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Am J Ophthalmol. 2007 Apr;143(4):596-600. Epub 2007 Feb 14.

The macular automated photostress test.

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  • 1Barnes Retina Institute, St Louis, Missouri, USA. <>



To introduce a standardized macular photostress test using an automated perimeter as a method to quantify macular disease severity and as a tool to distinguish optic neuropathy from macular pathology.


Prospective interventional pilot study.


Twenty-five bilaterally pseudophakic subjects aged range, 65 to 84: 15 patients with varying severity of non-neovascular age-related macular degeneration (AMD), five patients with no ocular disease, and five patients with moderate primary open-angle glaucoma (POAG). Previously reported normative values served as controls for this study. Patients underwent foveal threshold testing using the Humphrey Visual Field Perimeter Model 750 (Carl Zeiss Meditec, Inc, Dublin, California, USA). Baseline measurements were compared to threshold sensitivity after photostress at one minute and then two-minute intervals until sensitivity returned to baseline. Main outcome measures were baseline foveal threshold sensitivity, foveal threshold depression, and recovery following photostress.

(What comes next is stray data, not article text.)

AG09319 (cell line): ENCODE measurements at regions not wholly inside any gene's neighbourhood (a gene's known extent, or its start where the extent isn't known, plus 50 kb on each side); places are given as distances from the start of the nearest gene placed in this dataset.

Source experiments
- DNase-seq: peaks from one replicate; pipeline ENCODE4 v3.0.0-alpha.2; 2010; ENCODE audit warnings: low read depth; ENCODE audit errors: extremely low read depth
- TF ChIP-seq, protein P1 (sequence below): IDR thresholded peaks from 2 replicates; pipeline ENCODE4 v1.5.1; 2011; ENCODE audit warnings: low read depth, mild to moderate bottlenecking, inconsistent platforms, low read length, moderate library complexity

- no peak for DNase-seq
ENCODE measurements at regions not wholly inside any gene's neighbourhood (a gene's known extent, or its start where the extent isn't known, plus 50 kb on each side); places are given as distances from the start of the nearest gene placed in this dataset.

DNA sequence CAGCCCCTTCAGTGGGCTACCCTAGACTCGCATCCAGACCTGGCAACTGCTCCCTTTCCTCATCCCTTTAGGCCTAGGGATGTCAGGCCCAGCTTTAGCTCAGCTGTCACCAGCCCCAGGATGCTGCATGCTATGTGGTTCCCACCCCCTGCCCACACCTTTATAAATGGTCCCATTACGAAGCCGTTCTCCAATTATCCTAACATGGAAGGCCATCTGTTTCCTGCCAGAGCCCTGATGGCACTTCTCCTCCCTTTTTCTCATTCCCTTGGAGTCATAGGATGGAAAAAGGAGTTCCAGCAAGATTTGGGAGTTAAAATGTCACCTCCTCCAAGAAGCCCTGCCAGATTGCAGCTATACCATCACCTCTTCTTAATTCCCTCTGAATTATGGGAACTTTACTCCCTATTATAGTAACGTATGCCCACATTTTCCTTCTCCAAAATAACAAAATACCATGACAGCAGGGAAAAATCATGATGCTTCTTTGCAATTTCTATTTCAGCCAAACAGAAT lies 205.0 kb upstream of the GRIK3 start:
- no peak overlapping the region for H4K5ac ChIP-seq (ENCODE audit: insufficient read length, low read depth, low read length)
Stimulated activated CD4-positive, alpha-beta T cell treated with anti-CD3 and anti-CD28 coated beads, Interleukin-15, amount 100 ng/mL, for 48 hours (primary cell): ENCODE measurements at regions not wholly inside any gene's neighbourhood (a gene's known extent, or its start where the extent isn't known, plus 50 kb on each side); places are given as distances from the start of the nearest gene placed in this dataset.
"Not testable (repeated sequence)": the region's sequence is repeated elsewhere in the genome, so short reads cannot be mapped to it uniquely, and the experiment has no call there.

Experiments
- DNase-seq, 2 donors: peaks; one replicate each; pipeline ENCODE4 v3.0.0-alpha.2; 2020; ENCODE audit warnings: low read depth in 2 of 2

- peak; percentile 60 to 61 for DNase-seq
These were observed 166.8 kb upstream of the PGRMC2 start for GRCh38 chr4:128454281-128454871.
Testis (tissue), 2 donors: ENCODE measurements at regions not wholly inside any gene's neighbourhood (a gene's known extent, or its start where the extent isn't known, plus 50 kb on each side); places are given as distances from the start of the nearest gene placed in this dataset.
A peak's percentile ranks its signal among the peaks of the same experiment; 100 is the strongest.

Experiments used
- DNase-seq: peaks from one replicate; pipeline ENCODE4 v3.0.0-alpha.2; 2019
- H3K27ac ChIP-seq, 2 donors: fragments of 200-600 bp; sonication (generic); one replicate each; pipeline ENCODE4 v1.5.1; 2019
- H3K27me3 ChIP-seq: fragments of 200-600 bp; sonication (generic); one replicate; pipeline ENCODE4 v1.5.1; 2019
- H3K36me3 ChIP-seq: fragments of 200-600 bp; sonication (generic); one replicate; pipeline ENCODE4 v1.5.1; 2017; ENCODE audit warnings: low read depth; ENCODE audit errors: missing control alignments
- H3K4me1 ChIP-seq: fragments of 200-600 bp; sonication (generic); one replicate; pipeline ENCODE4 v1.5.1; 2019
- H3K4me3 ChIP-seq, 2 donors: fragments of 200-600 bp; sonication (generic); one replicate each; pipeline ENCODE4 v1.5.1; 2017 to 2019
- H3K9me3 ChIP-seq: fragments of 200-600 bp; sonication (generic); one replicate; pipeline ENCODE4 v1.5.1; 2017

Automated macular photostress testing in macular disease (AMD) causes a decrease (P < .001) in baseline foveal sensitivity and a delay (P < .001) in recovery time to baseline sensitivity. Optic nerve pathology (POAG) does not affect (P = .343) the foveal response curve.


The macular automated photostress (MAP) test is an inexpensive, noninvasive, and readily accessible adjunct for evaluating patients with macular disease. This standardized protocol is useful in objectively defining disease severity, may be used to follow response to treatment, and could aid in distinguishing optic neuropathy from macular pathology.

[PubMed - indexed for MEDLINE]
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